"Whatever ample room for progress nuclear power industry may now leave, it certainly has a fine future," he remarked.
The European Union insists on the plant, in its seismic zone, closed down as soon as possible, and is willing to donate 100 million euros for the purpose. Armenian authorities are of a contrasting opinion - the plant is to remain active till the country receives an equal and steadily supplied amount of electricity from other sources.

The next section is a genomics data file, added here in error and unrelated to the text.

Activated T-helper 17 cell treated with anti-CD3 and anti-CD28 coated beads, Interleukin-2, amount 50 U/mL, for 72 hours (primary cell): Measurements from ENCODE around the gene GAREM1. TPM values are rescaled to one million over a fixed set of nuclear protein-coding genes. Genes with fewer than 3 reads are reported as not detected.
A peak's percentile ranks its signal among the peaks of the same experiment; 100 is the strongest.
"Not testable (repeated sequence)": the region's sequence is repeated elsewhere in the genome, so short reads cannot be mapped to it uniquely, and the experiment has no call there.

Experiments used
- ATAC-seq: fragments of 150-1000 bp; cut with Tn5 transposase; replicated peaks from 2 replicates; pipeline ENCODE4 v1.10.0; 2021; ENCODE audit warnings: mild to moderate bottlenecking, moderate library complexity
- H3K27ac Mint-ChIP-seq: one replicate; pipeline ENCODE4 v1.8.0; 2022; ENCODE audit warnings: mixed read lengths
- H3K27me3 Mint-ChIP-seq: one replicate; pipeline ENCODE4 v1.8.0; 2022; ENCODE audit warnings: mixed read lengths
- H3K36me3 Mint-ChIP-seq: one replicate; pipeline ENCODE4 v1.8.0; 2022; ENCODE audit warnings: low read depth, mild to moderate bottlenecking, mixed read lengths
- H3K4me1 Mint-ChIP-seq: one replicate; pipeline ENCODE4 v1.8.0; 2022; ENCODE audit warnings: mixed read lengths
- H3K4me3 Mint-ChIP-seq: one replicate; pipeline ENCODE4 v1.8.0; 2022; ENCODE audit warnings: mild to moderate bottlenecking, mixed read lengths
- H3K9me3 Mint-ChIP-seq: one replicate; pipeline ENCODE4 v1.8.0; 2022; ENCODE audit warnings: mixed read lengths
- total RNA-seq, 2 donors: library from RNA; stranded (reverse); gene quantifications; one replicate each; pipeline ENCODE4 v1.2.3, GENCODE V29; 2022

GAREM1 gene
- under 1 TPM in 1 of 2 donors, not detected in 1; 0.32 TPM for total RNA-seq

The Armenian government has empowered Unified Russian Power Grid company with plant management for five years, staring September last.
Armenian nuclear plant work was suspended, March 1989, to resume, November 1995, with a bad energy crisis. Its second unit, with a first-generation reactor VVER 440, of Russian design and manufacture, accounts for an average 30 to 40 per cent of Armenia's entire electricity. Experts think the plant can safely stay in action up to 2016.